Hope.

What I have recently noticed is now happening to my brain, reminded me about an extract from a book, ‘The Things We Keep’ by Sally Hepworth. It reads ‘Dr Brain once told me that an Alzheimer’s brain is like snow on a mountain peak- slowly melting. There are days when the sun is bright and chunks break off all over the place, and there are days when the sun stays tucked behind clouds and everything remains largely intact. Then there are days when you stumble across a trail you thought had melted, and for a short while you have something back that you had thought had gone forever.’

I think that I’ve nearly recovered from my travelling back from presenting at ADI Budapest and the holiday afterwards, in Italy. It’s been 6 weeks today since arriving back in Brisbane, and although I’ve been quite busy (media commitments which I’ll post about when I have more details), I’ve noticed that my symptoms have improved from 6 weeks ago.

However, I’ve also noticed changes which I hope isn’t the new me.

My lived experience with dementia now, is that I can be told something one day but have forgotten the next. The extent of this is new for Glenys also, and the first few times that it happened, she didn’t realise it either, so the conversation was more like I imagine that it would be in most households when busy lives mean that communication can be in passing; or not fully heard; or, missed because of being preoccupied. When I became aware of it, I raised it with Glenys and we discussed those few times that I’d noticed it and I asked her if she’d become aware of anything. That’s when I realised that it was more evident to her if the initial conversation had been during the afternoon or evening but she hadn’t mentioned it to me.

This is worrying as it means that my memory is fading. It also means that my ability to process information which is only one symptom, but a major one of my Alzheimer’s Disease, is getting worse.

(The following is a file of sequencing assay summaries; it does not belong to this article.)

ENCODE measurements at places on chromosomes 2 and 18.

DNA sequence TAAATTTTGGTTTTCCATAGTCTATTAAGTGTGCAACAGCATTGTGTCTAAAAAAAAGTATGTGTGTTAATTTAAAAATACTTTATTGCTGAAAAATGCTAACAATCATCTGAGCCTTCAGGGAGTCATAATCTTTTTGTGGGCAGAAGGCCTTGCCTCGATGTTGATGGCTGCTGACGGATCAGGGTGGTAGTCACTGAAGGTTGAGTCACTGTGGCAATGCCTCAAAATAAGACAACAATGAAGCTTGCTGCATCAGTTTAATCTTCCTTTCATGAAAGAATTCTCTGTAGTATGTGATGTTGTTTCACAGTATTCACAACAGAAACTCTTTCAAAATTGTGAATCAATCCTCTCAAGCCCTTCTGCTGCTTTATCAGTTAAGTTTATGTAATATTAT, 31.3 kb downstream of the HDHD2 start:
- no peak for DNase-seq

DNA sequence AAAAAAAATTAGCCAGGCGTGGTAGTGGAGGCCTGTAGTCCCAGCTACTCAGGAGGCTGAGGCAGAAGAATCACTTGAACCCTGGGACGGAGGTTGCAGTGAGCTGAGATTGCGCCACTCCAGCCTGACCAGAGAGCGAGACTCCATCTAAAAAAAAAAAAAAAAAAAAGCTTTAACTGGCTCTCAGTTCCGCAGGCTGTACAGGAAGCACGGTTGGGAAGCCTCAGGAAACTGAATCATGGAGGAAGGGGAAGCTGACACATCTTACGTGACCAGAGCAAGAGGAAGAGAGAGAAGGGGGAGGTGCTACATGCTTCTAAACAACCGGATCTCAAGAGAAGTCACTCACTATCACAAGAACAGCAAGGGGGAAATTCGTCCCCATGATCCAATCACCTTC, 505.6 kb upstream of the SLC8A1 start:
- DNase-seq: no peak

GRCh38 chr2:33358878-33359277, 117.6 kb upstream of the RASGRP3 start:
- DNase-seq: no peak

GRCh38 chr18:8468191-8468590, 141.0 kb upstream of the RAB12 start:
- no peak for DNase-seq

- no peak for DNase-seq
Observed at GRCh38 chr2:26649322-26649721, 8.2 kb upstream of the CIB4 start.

It has become a source of constant frustration for me and in fact, sometimes I’m starting to doubt myself, which has lead to further confusion and frustration for me.

In spite of the lifestyle considerations I have factored into my life, including such things as good nutrition, mental activities and exercise I feel that my cognitive ability is diminishing ever so slowly but inexorably. But I suppose I could have expected that given I have Dementia!!!

Yet, things that I thought would fade from my memory like recent social events are still uppermost in my memory.
This is an example of the unpredictability of the progression of dementia.

Glenys’ thinking is that because it took at least 10 weeks to fully recover from my Camino trip and the complexities of that travel last September, that perhaps it’s possibly that I need more that these past 6 weeks, after all I have just completed 9 lengthy radio interviews in 8 days and an hour long prerecorded telephone conversation.

Glenys still has hope, but who knows! Is it as Sally Hepworth writes: ‘chunks break off all over the place’ OR that I will ‘stumble across a trail you thought had melted, and for a short while you have something back that you had thought had gone forever.’ I have to hope too I guess.

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